States must include control measures in their ROP plans to offset the emissions growth projected to occur through the final milestone year. In this case, the Commonwealth must project growth in emissions that occur from 1996 through 2005. To meet the average 3 percent per year requirement, the Commonwealth must enact measures achieving sufficient emissions reductions to offset the projected growth in emissions, in addition to achieving a 3 percent per year reduction of NOX/VOC emissions from 1996 through 2005. Growth must be determined separately for each source or source category, since sources typically grow at different rates. The post-1996 ROP plans submitted by PADEP for the Philadelphia area contain growth projections for stationary, area, on-road, and non-road sources using acceptable growth factor methodologies. A more detailed description of the Commonwealth's submittals and EPA's evaluation are included in a Technical Support Document (TSD) prepared in support of this rulemaking action. A copy of the TSD is available, upon request, from the EPA Regional Office listed in the ADDRESSES section of this document. EPA has determined that the Commonwealth's growth projection methodologies are acceptable for growth factor estimation.
III. The Control Strategies Included in the 1999, 2002, and 2005 ROP Plans
The purpose of the ROP plans is to demonstrate how the state has reduced emissions by 3 percent per year as averaged over each 3 year period between November 1996 and November 2005. In general, reductions toward ROP requirements are creditable, provided the control measure was implemented after 1990 and the resulting reductions are real, permanent, and Federally enforceable. Each control measure is described in detail in the TSD for this action. Table 3, below, summarizes the measures PADEP relies upon to demonstrate ROP for the applicable milestone years.Start Printed Page 44570
|FMVCP and Tier 1||6.95||13.12||20.35||14.11||22.59||27.36|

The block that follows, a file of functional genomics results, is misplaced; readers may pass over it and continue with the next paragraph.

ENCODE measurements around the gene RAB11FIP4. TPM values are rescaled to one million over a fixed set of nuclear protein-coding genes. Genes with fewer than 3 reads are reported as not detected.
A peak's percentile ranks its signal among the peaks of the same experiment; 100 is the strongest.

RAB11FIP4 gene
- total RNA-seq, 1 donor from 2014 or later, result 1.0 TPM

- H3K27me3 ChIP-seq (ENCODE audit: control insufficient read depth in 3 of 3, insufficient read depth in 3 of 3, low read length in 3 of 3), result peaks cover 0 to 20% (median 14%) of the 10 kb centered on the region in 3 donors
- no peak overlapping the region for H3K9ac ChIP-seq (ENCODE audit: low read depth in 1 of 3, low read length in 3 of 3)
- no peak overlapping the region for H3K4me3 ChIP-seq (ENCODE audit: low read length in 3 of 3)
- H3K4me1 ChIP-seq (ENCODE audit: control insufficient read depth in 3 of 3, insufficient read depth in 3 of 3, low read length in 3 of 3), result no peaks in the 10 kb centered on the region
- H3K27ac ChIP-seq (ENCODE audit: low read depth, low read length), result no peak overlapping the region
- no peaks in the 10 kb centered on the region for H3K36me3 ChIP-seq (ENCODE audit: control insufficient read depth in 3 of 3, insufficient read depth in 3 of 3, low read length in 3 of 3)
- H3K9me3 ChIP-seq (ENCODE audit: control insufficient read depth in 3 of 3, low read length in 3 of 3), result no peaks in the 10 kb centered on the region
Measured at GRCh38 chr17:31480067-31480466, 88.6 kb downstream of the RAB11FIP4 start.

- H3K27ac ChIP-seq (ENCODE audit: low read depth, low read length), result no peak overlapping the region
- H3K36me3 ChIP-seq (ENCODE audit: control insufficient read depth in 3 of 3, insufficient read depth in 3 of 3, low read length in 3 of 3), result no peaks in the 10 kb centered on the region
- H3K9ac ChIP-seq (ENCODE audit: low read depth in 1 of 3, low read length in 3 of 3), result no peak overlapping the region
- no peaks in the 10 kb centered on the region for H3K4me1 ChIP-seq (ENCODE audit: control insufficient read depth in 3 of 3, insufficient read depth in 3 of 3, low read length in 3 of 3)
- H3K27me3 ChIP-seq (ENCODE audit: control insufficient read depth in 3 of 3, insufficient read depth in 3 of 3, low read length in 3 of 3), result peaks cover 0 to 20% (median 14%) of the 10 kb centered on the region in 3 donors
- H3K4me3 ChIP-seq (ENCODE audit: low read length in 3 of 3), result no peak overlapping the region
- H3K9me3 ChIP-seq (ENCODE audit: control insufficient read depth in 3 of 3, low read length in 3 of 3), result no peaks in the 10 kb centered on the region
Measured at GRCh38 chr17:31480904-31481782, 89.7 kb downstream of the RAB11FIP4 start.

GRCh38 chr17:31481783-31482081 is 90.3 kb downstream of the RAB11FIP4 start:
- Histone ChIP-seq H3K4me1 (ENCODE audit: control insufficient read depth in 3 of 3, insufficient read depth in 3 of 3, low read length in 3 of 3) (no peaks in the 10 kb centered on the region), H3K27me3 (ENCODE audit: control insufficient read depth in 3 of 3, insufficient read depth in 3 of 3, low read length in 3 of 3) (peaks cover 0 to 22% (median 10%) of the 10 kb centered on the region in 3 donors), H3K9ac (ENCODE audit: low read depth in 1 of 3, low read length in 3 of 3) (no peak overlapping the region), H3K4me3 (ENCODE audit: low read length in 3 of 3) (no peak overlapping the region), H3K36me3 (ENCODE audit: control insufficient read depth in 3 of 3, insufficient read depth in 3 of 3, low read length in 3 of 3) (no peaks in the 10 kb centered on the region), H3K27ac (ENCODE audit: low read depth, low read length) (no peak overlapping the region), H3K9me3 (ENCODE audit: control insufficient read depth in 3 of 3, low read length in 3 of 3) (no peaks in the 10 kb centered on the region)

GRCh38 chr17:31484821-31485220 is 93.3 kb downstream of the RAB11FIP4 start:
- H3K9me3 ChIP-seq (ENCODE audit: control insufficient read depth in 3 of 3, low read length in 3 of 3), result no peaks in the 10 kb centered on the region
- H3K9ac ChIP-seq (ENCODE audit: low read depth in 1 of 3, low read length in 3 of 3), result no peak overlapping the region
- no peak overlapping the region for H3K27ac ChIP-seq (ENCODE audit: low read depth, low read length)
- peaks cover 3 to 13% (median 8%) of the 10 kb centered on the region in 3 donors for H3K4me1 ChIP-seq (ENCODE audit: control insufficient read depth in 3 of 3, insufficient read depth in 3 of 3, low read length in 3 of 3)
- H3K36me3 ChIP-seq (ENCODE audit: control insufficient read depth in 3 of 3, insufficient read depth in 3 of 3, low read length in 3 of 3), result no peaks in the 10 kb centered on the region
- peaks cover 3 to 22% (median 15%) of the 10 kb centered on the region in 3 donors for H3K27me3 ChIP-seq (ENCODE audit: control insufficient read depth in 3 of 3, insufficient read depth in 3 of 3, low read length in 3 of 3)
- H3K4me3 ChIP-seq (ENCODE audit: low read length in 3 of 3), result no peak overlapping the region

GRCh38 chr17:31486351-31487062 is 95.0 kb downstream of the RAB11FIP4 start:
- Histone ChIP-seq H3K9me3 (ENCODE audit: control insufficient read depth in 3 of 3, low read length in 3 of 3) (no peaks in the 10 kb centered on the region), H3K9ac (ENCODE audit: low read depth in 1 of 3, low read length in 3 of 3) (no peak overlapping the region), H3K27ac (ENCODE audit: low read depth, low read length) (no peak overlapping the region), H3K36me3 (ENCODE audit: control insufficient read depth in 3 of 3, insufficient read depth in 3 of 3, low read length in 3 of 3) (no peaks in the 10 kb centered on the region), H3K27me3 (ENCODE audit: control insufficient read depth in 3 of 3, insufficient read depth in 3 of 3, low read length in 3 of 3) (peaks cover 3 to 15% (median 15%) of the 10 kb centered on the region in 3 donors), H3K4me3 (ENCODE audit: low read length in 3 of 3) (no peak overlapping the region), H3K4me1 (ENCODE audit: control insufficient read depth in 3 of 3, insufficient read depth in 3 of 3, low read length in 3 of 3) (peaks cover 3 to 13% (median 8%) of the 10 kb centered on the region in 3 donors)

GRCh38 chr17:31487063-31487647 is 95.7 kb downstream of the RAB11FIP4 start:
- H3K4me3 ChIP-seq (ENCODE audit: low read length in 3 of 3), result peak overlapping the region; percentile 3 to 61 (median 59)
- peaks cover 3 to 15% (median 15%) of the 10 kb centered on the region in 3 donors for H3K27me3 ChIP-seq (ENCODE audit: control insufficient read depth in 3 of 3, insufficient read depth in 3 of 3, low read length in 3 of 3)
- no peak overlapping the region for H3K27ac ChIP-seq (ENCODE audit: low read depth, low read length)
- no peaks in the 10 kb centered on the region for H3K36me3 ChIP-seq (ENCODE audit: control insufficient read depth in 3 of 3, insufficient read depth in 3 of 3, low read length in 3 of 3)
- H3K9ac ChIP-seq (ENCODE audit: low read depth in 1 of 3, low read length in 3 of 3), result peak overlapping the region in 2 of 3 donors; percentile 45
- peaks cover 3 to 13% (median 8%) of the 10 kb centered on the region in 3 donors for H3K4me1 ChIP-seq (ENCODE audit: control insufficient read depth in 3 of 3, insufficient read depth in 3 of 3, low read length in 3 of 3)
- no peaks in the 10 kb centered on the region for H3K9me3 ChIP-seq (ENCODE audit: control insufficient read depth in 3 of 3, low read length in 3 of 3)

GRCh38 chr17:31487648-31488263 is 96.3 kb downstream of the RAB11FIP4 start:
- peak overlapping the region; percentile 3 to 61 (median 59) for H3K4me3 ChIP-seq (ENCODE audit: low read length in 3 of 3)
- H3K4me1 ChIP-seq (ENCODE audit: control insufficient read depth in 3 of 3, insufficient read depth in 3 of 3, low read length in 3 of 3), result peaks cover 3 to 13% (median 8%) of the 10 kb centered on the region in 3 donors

|Stage II Vapor Recovery||17.71||19.82||21.25|
|OTC NOX MOU||27.37||30.82||34.20|
|Autobody Refinishing Coatings||5.95||6.07||6.12|
|Rule Effectiveness for Point Sources||16.17||16.45|
|Heavy-Duty Diesel Engine Standard||0.38|
Based upon the measures listed in the above table and EPA's analysis of each measure, EPA has determined the post 1996 ROP plans submitted by PADEP achieve the required reductions. Thus, the Commonwealth's 1999, 2002, and 2005 ROP plans meet the aggregate 27 percent emission reduction requirement of the Act, by achieving 9 percent emissions reductions over each successive 3 year period.
IV. The Transportation Conformity Budgets for the ROP Milestone Years
Under EPA's transportation conformity rule, August 15, 1997 (62 FR 43779), the post-1996 ROP plans are considered control strategy SIPs. A control strategy SIP establishes budgets to which Federally funded and approved transportation projects and plans must conform. The ROP plans establish VOC and NOX budgets for the Philadelphia area that are applicable for 1999, 2002, and 2005. These budgets are applicable in later years in the absence of other applicable budgets. On February 25, 2000, the Commonwealth amended the motor vehicle emissions budgets for the applicable milestone years. Table 4, below, summarizes the revised motor vehicle emissions budgets of the ROP plans for the Philadelphia area. EPA determined the budgets identified below, adequate for use in conformity determinations on May 31, 2000 (65 FR 36438 published June 8, 2000). That determination became effective on June 23, 2000.
V. EPA's Evaluation of the Commonwealth SIP Revisions
EPA's review of this material indicates that the Commonwealth has adopted, submitted and implemented adequate measures to achieve the post-1996 ROP reductions. EPA is proposing to approve the Pennsylvania post-1996 ROP plans submitted on April 30, 1998, July 31, 1998, and February 25, 2000 as SIP revisions. EPA is soliciting public comments on the issues concerning the post-1996 ROP plan. Any comments received before the close of the public comment period will be considered before taking final action. Interested parties may participate in the Federal rulemaking procedure by submitting written comments to the EPA Regional office listed in the ADDRESSES section of this document. This includes those who submitted comments on the NPR published on August 25, 1999 (64 FR 46325), if they believe their comments are still germane in light of this newly proposed action.